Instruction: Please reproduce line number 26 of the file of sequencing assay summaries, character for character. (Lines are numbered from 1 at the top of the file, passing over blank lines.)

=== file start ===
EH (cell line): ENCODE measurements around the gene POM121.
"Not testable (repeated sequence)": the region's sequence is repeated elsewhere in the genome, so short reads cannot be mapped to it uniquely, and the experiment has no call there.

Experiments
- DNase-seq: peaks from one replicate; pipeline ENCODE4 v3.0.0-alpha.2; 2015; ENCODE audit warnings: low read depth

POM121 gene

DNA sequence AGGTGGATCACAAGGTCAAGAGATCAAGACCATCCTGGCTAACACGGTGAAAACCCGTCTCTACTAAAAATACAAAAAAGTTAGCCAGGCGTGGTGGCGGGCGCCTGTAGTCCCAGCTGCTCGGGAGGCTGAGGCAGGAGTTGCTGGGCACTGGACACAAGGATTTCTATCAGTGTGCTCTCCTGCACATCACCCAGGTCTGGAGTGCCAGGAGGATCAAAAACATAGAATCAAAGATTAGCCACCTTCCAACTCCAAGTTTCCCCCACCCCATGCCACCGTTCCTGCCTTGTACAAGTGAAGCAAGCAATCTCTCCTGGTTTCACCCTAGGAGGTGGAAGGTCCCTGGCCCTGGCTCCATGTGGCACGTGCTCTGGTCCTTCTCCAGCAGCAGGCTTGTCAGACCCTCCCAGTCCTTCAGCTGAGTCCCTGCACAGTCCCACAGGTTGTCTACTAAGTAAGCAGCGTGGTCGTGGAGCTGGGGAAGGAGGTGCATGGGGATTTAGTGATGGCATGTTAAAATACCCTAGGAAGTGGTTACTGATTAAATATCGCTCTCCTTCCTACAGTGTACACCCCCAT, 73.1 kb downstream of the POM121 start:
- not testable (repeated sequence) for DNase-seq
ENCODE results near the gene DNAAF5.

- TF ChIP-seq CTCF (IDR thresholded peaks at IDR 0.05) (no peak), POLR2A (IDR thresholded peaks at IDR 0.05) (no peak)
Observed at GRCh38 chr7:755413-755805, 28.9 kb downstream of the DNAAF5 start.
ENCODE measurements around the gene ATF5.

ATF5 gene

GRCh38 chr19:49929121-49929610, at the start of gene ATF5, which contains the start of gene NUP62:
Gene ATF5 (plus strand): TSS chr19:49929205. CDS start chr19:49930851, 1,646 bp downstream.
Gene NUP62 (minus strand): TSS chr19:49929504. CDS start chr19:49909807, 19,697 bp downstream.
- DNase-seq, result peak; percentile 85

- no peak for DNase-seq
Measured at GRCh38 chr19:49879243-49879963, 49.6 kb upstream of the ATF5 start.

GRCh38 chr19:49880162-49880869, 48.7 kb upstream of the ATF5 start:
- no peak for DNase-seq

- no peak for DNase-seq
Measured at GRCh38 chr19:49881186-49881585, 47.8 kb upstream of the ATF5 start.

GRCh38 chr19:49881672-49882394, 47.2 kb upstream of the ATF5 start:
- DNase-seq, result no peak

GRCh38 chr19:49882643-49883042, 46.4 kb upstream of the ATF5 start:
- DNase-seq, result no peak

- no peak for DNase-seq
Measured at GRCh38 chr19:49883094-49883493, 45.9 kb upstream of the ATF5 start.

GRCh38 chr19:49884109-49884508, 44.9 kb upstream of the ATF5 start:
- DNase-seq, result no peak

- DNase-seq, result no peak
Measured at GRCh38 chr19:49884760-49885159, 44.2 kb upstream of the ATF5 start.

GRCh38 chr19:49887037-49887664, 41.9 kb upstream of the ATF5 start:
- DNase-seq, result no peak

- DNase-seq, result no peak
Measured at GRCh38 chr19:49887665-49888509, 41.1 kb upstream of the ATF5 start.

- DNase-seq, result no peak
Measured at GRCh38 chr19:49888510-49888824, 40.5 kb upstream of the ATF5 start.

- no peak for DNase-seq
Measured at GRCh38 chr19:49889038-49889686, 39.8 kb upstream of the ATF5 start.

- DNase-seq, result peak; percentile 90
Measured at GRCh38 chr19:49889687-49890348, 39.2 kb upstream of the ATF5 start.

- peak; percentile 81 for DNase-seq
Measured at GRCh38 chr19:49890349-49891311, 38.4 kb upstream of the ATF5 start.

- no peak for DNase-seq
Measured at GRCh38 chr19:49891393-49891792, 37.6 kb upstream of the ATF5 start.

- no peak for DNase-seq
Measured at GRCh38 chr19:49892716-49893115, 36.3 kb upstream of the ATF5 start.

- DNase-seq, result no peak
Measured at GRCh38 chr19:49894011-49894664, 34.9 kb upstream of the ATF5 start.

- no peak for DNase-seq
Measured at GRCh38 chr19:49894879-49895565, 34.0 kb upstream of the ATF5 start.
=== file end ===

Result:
- DNase-seq, result no peak